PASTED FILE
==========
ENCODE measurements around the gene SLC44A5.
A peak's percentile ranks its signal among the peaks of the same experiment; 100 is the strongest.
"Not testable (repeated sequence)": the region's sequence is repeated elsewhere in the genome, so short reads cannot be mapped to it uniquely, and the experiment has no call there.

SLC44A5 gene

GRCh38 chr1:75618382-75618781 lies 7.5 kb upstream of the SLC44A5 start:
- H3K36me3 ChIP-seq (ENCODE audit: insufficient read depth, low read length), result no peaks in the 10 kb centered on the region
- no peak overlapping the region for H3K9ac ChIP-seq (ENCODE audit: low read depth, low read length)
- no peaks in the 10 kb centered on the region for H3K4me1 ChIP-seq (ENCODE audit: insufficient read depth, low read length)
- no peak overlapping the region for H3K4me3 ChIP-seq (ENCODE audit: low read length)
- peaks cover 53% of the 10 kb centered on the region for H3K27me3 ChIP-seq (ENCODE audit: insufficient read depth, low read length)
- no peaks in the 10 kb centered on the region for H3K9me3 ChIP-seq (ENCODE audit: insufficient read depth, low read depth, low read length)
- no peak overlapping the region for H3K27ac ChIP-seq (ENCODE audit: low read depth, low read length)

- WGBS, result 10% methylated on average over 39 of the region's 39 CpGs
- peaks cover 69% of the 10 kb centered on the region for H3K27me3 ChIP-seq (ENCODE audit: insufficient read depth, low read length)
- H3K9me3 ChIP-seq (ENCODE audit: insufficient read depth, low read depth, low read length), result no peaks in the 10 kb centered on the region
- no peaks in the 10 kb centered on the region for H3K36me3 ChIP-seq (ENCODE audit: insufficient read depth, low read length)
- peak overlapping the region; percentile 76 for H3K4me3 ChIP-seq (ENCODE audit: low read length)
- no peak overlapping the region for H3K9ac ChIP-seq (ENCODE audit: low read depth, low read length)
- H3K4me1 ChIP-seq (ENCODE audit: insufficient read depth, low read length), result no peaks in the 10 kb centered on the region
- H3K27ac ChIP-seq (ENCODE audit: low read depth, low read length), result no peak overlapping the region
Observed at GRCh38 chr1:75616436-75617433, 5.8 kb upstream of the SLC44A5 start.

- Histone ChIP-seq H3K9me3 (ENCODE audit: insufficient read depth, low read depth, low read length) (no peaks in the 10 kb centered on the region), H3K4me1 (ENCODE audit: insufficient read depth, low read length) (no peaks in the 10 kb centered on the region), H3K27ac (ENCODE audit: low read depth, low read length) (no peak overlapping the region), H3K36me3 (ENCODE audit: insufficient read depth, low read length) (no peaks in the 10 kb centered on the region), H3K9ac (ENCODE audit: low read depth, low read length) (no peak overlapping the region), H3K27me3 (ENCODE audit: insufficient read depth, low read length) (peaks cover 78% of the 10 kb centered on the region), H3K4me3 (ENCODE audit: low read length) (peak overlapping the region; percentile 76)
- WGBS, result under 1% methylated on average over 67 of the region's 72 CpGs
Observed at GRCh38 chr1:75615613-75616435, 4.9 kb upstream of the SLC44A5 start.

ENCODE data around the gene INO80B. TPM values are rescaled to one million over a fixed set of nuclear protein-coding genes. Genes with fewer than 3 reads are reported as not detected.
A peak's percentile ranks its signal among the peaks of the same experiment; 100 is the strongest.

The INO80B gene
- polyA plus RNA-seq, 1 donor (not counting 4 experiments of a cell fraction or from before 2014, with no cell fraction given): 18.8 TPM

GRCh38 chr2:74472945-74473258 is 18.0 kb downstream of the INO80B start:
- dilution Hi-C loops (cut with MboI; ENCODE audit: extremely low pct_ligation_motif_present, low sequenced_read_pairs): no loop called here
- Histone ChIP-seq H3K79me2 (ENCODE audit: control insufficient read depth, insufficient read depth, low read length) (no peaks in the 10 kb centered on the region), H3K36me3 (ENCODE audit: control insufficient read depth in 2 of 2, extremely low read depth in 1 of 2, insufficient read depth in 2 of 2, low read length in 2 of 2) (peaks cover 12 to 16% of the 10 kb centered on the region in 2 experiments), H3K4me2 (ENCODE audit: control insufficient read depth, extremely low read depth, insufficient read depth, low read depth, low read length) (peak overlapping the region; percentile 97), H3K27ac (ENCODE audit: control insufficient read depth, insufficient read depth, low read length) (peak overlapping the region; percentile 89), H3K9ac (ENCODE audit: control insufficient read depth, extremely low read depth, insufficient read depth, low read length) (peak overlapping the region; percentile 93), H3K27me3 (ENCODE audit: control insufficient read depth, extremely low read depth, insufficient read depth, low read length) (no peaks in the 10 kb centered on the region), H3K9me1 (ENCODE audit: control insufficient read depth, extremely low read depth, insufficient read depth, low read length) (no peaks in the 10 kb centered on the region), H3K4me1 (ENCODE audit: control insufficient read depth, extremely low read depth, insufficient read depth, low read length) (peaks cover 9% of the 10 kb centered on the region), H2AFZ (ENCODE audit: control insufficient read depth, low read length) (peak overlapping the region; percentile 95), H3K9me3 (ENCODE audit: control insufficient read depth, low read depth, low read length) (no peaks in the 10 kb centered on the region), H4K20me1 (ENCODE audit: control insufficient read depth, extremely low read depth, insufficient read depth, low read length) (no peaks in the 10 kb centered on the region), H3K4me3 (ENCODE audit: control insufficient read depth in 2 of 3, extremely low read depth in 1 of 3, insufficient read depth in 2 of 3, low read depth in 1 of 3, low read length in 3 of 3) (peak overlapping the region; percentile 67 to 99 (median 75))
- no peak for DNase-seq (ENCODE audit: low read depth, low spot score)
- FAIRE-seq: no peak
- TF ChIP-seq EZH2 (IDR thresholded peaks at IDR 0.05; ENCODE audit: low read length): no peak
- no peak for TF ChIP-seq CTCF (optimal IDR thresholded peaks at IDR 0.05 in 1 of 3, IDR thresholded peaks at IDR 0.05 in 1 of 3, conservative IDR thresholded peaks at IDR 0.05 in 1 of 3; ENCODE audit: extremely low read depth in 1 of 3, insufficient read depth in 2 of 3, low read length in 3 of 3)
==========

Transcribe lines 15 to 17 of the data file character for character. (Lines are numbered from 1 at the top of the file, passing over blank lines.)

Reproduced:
- H3K9me3 ChIP-seq (ENCODE audit: insufficient read depth, low read depth, low read length), result no peaks in the 10 kb centered on the region
- no peaks in the 10 kb centered on the region for H3K36me3 ChIP-seq (ENCODE audit: insufficient read depth, low read length)
- peak overlapping the region; percentile 76 for H3K4me3 ChIP-seq (ENCODE audit: low read length)